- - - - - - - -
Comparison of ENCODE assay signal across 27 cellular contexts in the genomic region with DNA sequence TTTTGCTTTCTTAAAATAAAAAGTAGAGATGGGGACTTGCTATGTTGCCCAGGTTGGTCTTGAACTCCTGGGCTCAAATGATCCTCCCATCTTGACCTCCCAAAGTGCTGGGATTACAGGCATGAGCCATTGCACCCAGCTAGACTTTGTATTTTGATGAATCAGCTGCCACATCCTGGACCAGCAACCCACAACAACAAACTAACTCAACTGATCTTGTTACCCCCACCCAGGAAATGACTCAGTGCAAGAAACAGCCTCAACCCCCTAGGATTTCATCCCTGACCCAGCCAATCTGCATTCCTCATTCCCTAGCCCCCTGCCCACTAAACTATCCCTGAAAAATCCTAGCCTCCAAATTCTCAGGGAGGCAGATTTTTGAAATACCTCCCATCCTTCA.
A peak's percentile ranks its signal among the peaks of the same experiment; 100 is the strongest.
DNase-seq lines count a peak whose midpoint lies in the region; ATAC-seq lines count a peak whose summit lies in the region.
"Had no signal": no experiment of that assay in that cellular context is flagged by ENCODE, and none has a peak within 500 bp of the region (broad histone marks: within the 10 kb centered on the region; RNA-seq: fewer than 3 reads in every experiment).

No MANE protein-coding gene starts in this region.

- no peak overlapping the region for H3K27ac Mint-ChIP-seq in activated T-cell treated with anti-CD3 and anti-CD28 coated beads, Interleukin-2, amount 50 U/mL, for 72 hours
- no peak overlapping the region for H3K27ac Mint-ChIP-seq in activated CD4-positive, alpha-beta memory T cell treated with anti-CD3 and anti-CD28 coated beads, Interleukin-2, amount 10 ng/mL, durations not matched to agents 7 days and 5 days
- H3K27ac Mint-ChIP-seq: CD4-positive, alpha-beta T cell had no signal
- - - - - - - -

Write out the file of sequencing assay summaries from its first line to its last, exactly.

Comparison of ENCODE assay signal across 27 cellular contexts in the genomic region with DNA sequence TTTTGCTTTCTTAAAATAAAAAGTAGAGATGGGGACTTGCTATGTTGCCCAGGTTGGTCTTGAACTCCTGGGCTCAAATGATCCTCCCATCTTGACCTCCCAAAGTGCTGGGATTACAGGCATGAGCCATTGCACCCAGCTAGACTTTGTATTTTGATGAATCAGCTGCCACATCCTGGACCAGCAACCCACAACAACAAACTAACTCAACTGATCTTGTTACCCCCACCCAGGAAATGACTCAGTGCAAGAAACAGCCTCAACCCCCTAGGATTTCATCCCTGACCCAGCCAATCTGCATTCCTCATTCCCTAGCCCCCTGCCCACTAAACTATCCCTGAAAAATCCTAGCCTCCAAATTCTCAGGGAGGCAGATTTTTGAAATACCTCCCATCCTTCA.
A peak's percentile ranks its signal among the peaks of the same experiment; 100 is the strongest.
DNase-seq lines count a peak whose midpoint lies in the region; ATAC-seq lines count a peak whose summit lies in the region.
"Had no signal": no experiment of that assay in that cellular context is flagged by ENCODE, and none has a peak within 500 bp of the region (broad histone marks: within the 10 kb centered on the region; RNA-seq: fewer than 3 reads in every experiment).

No MANE protein-coding gene starts in this region.

- no peak overlapping the region for H3K27ac Mint-ChIP-seq in activated T-cell treated with anti-CD3 and anti-CD28 coated beads, Interleukin-2, amount 50 U/mL, for 72 hours
- no peak overlapping the region for H3K27ac Mint-ChIP-seq in activated CD4-positive, alpha-beta memory T cell treated with anti-CD3 and anti-CD28 coated beads, Interleukin-2, amount 10 ng/mL, durations not matched to agents 7 days and 5 days
- H3K27ac Mint-ChIP-seq: CD4-positive, alpha-beta T cell had no signal